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ADAMS COUNTY, Colo. — A woman reached out to Contact7 after she paid more than $16,000 to a kitchen contractor, just for that business to close two months later without giving her a refund.
“We always knew we needed to do a kitchen remodel,” Ruchann Nye said, explaining how she and her husband wanted to replace cabinets earlier this year.
The couple did their homework, looking up businesses with the Better Business Bureau and Home Advisor. They ended up writing a check to Designer’s Choice out of Arvada.
“Fifty percent of the construction job,” Nye explained. “Sixteen-thousand, six-hundred sixty-eight dollars and fifty eight cents.”
That check was written on February 9. Two months later, at the beginning of April, no work was done and no cabinets were delivered.
“We received an email from Designer’s Choice saying they had closed their business and they were sorry but they would try to get the deposit back to us,” she said.
Two and-a-half months after that, Ruchann says she has not received any form of refund from the company. Their showroom in Arvada is closed and empty and the business “voluntarily dissolved” according to the Colorado Secretary of State’s website.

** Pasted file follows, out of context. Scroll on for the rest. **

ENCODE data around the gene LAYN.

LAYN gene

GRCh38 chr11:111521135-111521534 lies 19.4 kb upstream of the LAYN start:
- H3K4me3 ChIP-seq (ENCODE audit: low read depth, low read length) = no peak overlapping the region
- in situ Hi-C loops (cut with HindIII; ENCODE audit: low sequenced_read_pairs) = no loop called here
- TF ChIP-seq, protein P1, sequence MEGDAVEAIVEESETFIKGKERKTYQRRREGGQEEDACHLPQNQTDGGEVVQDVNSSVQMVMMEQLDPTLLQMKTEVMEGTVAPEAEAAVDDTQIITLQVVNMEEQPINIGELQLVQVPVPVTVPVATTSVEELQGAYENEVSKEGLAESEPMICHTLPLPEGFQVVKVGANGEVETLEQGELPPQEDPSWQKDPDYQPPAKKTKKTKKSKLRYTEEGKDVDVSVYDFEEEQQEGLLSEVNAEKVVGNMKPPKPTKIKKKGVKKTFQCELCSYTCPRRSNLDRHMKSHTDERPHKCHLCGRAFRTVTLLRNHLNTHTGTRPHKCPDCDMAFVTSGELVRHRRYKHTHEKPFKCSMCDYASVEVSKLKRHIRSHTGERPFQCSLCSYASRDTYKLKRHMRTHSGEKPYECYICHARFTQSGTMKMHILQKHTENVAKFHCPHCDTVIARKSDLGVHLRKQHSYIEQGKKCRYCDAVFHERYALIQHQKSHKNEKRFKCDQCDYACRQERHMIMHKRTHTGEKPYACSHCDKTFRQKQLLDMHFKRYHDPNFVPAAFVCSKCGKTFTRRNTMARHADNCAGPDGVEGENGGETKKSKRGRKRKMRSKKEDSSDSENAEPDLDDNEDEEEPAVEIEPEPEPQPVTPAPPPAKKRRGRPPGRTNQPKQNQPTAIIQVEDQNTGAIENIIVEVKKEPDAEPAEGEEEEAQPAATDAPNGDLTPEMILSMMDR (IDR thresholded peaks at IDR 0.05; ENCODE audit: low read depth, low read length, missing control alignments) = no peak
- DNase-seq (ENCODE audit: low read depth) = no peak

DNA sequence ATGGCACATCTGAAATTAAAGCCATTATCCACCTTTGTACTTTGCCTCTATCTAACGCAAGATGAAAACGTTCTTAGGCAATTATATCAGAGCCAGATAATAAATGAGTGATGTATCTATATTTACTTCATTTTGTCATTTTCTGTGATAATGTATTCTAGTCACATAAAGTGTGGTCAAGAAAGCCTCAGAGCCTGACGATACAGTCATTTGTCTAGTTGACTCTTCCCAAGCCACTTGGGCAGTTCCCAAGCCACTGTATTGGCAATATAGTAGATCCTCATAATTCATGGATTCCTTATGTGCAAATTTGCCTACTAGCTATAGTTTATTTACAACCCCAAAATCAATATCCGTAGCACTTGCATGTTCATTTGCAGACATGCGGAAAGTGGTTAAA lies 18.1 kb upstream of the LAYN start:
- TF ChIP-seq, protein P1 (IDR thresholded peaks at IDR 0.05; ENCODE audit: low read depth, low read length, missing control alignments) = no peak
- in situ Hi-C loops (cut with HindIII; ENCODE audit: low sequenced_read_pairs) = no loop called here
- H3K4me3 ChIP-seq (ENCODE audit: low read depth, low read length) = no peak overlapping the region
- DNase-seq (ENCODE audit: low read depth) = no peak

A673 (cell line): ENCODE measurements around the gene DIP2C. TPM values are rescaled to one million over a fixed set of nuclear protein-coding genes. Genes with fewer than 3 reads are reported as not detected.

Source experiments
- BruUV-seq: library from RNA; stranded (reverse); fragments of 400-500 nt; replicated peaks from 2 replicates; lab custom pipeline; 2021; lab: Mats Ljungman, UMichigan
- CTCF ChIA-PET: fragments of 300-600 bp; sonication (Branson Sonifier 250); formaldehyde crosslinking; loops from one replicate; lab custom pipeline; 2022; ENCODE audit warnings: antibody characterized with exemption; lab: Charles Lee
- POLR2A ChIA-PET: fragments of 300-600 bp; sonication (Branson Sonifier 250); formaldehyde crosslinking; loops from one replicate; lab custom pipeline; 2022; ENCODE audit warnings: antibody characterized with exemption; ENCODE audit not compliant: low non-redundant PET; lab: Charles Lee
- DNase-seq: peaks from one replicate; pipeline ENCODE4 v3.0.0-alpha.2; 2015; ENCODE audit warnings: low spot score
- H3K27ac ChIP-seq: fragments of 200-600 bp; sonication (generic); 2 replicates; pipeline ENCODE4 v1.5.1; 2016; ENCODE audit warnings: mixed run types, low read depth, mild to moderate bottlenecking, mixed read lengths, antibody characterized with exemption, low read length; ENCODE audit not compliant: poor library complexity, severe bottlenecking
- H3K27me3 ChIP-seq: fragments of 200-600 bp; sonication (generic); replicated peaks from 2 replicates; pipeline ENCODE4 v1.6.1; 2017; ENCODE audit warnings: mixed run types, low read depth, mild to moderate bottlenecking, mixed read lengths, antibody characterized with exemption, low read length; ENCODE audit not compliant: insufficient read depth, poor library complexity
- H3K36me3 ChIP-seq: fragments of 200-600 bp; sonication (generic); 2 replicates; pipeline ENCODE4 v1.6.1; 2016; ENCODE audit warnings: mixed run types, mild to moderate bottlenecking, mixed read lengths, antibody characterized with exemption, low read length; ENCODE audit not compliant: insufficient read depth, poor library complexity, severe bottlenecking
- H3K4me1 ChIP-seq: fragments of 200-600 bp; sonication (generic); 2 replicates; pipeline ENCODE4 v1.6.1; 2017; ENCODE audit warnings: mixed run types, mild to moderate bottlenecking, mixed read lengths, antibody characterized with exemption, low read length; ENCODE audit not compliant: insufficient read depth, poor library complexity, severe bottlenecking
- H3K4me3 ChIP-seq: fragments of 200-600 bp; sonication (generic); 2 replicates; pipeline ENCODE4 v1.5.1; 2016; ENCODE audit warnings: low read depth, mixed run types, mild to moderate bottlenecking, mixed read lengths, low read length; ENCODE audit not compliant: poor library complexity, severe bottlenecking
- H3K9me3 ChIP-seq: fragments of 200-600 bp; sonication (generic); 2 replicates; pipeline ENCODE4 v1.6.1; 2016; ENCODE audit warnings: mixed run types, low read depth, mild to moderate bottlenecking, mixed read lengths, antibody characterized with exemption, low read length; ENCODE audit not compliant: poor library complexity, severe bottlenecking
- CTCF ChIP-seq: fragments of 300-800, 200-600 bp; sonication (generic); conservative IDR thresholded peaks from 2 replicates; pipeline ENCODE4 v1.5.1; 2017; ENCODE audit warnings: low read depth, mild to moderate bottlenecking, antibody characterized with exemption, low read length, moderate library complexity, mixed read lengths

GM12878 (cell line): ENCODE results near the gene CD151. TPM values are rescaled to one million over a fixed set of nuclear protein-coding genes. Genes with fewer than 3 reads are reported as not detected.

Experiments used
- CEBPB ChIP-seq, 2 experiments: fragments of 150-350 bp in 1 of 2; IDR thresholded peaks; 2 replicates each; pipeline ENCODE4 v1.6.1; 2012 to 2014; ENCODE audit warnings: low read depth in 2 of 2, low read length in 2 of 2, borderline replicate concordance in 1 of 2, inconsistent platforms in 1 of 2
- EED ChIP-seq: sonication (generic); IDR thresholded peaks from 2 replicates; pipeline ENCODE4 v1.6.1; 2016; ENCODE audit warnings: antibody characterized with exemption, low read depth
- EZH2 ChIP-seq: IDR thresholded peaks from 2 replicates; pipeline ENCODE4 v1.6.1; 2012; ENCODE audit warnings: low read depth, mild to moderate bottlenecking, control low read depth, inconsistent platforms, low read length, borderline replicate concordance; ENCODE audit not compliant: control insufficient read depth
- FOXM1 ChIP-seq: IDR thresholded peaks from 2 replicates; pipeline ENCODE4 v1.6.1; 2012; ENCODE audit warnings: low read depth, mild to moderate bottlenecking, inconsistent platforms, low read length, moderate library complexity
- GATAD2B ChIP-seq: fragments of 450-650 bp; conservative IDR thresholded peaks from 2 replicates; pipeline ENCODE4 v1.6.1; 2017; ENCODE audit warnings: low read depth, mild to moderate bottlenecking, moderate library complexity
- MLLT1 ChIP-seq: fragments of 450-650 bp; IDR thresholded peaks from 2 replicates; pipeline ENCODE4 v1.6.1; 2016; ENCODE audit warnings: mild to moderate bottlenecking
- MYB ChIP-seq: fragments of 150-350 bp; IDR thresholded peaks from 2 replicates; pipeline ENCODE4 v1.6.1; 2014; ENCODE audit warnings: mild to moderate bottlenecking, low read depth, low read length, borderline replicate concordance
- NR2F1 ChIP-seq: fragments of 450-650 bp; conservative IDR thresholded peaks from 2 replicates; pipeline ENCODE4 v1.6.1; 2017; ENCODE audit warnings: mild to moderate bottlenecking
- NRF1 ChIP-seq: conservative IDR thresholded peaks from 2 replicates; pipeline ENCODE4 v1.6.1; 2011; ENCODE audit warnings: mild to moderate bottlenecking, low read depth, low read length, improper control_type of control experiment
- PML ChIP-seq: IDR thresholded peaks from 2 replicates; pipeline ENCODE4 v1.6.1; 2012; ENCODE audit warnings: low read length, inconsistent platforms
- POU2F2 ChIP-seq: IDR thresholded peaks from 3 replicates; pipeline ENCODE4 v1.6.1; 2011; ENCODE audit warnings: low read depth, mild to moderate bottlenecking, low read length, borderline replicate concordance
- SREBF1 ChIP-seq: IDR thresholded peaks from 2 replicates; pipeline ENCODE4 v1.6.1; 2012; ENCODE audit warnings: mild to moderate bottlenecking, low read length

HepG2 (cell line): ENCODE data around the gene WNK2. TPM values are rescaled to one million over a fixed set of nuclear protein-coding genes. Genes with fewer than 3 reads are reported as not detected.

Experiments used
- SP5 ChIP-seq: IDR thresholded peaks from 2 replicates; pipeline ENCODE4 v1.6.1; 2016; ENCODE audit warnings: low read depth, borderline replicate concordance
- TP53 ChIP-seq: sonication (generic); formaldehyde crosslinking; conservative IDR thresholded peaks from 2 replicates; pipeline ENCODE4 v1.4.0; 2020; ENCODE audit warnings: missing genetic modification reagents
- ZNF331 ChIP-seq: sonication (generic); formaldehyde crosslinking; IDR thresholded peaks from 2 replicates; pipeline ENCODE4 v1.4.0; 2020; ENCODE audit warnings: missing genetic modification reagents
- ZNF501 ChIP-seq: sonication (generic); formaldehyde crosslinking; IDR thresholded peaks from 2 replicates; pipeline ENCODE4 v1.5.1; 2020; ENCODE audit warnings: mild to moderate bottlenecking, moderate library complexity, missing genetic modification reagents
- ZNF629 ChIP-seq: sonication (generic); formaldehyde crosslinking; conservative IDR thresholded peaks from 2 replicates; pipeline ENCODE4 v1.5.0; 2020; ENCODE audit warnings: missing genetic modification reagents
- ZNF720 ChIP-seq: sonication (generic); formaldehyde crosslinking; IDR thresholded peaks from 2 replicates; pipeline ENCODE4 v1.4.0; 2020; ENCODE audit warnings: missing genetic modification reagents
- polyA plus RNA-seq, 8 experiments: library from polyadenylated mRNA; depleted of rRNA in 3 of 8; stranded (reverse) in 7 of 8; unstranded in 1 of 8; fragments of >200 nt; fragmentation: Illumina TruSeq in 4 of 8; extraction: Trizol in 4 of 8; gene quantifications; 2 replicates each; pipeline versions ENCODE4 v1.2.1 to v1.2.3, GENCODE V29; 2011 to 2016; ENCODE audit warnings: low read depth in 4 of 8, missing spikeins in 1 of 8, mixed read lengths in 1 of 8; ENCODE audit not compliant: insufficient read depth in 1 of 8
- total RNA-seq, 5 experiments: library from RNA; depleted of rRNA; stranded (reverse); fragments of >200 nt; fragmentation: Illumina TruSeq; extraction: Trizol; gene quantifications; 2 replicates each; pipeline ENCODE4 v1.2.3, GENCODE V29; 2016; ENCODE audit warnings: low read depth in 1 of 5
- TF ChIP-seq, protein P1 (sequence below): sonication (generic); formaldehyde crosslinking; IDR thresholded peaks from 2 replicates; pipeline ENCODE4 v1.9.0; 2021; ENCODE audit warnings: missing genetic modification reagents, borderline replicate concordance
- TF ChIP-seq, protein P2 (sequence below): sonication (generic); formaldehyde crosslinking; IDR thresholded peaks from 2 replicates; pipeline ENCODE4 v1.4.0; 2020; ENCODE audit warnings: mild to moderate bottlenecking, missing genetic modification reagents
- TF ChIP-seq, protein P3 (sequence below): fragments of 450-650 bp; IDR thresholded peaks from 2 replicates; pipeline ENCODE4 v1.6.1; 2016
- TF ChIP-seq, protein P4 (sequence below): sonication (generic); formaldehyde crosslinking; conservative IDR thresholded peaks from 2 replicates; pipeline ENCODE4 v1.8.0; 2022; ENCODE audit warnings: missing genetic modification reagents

The owner of Designer’s Choice, James Christopher Ford, also owns another business named Colorado Bathrooms & More. Contact7 called that business to try to speak with Ford, but the call was never returned.
An email from Ford to Ruchann explains that Designer’s Choice is “bankrupt and broke now,” and promises to make payments “out of the profit” of his other business. It goes on to say, “I am working hard to get this fixed for everyone concerned in this matter. It will take some time, but I am trying to do the right thing.” That email was dated April 10.
“I’d like to have my money back,” Ruchann told Contact7.
She has since hired a different contractor to actually do her kitchen remodel. She also says she’s once again doing her research, this time into the law.
“By law they have to put the deposit into a trust and it should be used only for this project. So it should have been sitting in a bank account, if they did not do any work, to be refunded,” she explained.
Colorado Revised Statute 38-22-127 states: “All funds disbursed to any contractor or subcontractor under any building, construction, or remodeling contract or on any construction project shall be held in trust for the payment of the subcontractors, laborer or material suppliers, or laborers who have furnished laborers, materials, services, or labor…”
Ruchann says she has also reached out to the Adam’s County District Attorney’s office regarding the claims.